Tuesday, October 23, 2012

Dissertation on shame. Chapter 16.3. Embarrassment

16.3 Embarrassment

Six of the participants talked about embarrassment 21 times in the interviews (appendix 4). Embarrassment seems to have many features common with shame, such as blushing and looking down, but in a more mild form than shame. This is explained by Ivar and Helga who seem to mean that there is a connection between embarrassment and shame but not between embarrassment and guilt.

Ivar:                            Shameful and embarrassing, yes ((Nods his head)) but not guilty ((Shakes his head)).

Helga:                         It’s really embarrassing. I’m ashamed of being on rehabilitation and being on social security.

Keltner and Buswell (1996, 1997) argue differently than Ivar and Helga and state that embarrassment is an emotion distinct from both guilt and shame in that it involves experience and nonverbal displays that are different from those of other emotions. Rather than playing a role in morality, embarrassment may serve to placate others when one has done something wrong – it is not as serious as shame or guilt – (Keltner 1995, 2003) or it may prevent loss of face and serve to assure obedience to important social norms (Leary, Landel and Sandler 1996; Miller and Leary 1992).

It might be that there are different forms for embarrassment. Dagny speaks of two such modes of expressing embarrassment; first severe embarrassment where she signals her shame by hiding behind her hands and secondly; blushing in a romantic situation. The intensity of these two forms of embarrassment is very different. It seems that the intensity of embarrassment can be gauged through a number of different bodily signs. Ruth expires heavily out and looks away when blushing, and Helga holds her hands in front of her face when she feels that she is blushing.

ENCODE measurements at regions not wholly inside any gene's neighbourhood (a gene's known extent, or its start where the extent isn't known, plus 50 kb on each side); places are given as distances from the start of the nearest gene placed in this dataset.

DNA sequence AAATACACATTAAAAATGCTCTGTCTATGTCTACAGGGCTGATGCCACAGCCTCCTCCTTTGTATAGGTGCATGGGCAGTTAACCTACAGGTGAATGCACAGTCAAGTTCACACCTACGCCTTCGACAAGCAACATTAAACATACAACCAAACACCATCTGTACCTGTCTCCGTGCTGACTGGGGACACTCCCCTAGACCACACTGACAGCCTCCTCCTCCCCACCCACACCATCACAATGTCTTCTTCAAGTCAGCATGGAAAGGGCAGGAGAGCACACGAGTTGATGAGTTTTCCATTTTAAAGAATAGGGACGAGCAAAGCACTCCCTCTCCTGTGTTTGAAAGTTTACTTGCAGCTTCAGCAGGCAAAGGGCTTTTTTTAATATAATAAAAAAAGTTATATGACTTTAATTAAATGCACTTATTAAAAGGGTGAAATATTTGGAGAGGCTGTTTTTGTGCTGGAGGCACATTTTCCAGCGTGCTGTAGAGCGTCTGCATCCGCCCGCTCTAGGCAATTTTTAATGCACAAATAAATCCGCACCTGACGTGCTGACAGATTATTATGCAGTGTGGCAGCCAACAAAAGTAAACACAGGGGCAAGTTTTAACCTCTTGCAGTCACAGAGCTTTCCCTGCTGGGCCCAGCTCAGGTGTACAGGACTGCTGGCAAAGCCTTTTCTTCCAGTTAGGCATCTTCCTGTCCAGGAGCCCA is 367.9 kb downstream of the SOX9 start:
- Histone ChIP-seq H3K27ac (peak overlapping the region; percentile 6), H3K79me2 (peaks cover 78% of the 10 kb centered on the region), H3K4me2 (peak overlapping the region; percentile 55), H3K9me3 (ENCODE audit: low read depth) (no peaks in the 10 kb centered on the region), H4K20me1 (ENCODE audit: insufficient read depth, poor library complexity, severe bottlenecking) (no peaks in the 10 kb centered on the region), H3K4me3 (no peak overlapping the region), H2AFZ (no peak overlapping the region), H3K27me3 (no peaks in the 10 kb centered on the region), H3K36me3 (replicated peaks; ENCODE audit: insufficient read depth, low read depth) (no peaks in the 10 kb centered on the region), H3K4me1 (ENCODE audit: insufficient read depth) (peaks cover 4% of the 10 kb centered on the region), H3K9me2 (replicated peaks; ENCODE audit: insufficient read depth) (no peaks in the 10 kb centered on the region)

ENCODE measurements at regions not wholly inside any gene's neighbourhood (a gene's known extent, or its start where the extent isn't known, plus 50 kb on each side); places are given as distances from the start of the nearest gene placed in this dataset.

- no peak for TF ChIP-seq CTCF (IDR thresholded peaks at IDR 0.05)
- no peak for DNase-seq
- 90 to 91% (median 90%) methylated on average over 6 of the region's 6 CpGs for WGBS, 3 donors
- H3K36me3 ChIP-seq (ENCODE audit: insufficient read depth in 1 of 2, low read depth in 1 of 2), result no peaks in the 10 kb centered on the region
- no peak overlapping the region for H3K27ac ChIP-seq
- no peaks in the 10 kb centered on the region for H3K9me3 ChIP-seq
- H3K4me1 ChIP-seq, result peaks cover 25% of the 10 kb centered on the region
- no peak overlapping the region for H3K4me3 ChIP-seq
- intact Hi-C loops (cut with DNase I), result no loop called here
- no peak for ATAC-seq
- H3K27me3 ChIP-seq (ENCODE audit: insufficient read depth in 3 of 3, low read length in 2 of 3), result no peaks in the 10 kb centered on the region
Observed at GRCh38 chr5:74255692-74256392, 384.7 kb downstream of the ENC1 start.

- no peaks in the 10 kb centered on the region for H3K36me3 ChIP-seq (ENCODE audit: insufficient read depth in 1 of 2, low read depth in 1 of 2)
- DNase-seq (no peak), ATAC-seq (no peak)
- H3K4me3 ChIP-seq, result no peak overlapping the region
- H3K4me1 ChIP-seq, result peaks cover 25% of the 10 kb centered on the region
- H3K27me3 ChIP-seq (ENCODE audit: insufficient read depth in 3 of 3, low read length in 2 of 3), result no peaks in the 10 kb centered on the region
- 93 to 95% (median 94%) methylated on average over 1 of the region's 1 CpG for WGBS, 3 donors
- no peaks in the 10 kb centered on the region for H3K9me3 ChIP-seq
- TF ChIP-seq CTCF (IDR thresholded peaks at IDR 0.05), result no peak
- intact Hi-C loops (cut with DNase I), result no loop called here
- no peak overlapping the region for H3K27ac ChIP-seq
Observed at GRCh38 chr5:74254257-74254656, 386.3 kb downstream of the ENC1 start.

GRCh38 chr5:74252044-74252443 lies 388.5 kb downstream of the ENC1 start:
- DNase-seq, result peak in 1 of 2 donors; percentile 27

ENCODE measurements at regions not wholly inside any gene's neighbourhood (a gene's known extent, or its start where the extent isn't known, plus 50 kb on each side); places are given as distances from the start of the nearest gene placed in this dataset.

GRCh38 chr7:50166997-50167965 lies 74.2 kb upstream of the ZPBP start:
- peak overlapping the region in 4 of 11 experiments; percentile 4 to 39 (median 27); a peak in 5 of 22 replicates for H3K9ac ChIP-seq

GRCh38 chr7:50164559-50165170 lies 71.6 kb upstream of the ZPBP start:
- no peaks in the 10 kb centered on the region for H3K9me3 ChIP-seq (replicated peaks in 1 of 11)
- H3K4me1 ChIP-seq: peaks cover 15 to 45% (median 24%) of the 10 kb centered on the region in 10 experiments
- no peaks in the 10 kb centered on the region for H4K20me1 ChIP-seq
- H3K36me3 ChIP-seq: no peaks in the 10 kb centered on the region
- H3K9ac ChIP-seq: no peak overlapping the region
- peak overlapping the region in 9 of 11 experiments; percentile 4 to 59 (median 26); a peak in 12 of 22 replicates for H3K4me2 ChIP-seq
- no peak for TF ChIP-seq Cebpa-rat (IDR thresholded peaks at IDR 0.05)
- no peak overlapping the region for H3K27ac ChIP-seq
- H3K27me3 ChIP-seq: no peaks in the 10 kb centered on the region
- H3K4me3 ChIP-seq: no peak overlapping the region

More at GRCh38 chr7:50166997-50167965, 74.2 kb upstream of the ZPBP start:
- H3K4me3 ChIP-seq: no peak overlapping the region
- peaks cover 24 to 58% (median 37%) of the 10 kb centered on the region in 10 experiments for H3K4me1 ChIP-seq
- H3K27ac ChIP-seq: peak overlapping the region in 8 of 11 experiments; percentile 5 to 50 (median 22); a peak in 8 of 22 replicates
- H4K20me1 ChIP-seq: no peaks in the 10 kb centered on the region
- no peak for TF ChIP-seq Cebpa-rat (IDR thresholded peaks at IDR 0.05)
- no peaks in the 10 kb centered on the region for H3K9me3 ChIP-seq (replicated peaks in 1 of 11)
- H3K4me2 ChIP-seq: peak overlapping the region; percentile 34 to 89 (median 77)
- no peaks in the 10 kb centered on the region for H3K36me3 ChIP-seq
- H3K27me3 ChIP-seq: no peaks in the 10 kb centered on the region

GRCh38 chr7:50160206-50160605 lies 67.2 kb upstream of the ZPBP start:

Dagny:                        I was so embarrassed about talking so much about myself, and she had experienced things that were much worse… the hair on my arms stood straight up… Two things cause me to blush. When I’m embarrassed ((Holds  her right hand up in front of her face and looks down)), but I can also blush because someone really has a crush on me, I blush then, too, it’s romantic in a way, sweet.

Ruth_1:           ((Breathes heavily and looks away)) When she told me about it, I could feel that I was blushing. I didn’t blush because of the situation, but because of the abuser and what he had done. I was stunned.

Helga:                         ((Holds her hands in front of her face)) Now I can feel my face turning red… Now I’m hot again… My face must be blood-red.

Dagny shows how the more severe form for embarrassment can be shown non-verbally by holding her hand in front of her face and looking down. These might also be considered as markers for shame (appendix 20). While the less severe form for embarrassment is shown by blushing. Lewis (2000) argues, like Dagny, that there are two kinds of embarrassment; he calls the first type embarrassment and says it is more severe than the second kind, shyness. But both types differ from shame. He goes on to argue that embarrassment and shyness are often confused. Shyness can be viewed as sheepishness, bashfulness, uneasiness or psychological discomfort in social situations. Shyness does not seem to rely on self-evaluation the way embarrassment often does. Embarrassment seems to be less severe than shame. People who are embarrassed do not assume the posture of an individual who wants to hide, disappear or die. Their bodies reflect an ambivalent approach-and-avoidance posture. Thus from a behavioral point of view, shame and embarrassment appear to be different emotions.

In this section I have discussed embarrassment and conclude that it seems to differ from shame in emotional intensity. Embarrassment and shame seem to be related since both emotions depend on self-evaluation. Shyness, often confused with embarrassment, does not require the same degree of self-evaluation.

The participants in the interviews mention different emotions a total of 166 times (appendix 4). Whether emotions are repressed or disclosed seems to play an important role in the process of healing shame. Shame seems to engulf the whole self; it includes all of one’s emotions. Viewing one’s emotions as positive and expressing them in front of others involves courage. It involves coming out of one’s hiding place and the risk of rejection. Viewing one’s emotions as negative and repressing them seems to have many negative consequences.  I will now take a closer look at self-harming as one of many handling strategies for coping with shame. Repressed, negative emotions can create so much inner pain that a number of people seek temporary relief through different types of self-punishment.

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